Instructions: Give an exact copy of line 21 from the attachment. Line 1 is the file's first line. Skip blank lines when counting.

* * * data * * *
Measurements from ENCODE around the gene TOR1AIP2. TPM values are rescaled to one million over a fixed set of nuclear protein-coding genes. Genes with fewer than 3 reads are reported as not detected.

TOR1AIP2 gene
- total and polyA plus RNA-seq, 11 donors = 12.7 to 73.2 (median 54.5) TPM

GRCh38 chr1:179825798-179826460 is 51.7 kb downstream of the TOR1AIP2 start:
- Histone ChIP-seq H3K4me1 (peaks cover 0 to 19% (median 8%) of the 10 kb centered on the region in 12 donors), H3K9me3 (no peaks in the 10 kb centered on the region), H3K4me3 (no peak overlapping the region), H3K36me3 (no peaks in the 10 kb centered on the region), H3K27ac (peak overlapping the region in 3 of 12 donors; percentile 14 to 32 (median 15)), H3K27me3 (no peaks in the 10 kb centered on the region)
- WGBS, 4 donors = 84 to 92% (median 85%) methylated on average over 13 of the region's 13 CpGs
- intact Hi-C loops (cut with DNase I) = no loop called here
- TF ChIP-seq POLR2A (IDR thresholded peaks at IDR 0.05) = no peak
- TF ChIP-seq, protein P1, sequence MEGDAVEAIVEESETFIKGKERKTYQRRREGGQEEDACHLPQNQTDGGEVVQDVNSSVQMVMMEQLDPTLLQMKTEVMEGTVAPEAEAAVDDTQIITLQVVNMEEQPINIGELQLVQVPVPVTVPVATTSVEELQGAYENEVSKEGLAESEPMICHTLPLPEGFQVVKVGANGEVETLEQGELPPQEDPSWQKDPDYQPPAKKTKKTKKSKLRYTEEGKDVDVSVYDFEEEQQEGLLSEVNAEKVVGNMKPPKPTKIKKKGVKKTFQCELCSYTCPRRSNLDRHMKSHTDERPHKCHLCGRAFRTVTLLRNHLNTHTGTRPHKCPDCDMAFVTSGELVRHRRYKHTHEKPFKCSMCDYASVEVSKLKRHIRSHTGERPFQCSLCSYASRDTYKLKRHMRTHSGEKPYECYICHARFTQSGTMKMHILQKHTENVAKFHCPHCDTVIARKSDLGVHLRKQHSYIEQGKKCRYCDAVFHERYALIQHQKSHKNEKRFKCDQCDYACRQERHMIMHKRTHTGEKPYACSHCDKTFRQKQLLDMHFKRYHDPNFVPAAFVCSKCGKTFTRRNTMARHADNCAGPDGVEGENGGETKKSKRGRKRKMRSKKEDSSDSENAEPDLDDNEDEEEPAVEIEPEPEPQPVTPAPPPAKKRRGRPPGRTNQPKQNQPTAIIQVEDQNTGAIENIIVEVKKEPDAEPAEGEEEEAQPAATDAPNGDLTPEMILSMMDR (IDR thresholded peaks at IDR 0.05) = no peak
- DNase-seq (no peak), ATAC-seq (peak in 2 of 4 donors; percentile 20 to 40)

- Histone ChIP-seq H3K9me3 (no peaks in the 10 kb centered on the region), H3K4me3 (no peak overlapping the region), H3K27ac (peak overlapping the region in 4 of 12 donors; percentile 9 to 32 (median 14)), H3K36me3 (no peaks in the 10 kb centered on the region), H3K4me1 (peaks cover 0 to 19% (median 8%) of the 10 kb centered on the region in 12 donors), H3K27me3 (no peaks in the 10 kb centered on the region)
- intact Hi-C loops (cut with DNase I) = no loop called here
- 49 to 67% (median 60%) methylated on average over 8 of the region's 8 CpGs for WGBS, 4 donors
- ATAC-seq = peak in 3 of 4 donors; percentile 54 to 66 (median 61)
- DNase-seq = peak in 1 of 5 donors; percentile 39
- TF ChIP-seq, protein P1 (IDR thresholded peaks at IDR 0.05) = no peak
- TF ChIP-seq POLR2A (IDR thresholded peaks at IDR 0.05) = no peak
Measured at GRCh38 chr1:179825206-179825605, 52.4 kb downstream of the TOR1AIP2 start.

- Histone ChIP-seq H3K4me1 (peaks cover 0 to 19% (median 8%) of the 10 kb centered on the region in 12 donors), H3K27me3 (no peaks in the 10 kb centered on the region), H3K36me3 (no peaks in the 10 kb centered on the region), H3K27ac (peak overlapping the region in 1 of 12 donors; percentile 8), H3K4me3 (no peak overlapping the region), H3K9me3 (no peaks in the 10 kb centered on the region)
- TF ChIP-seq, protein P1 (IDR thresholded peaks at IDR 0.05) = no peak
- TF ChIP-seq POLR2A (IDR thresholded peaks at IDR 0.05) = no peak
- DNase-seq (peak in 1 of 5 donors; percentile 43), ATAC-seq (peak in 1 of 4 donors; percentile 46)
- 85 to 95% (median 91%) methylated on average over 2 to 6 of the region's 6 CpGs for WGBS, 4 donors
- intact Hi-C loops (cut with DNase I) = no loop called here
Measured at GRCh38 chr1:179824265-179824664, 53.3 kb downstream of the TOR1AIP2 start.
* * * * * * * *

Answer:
- TF ChIP-seq POLR2A (IDR thresholded peaks at IDR 0.05) = no peak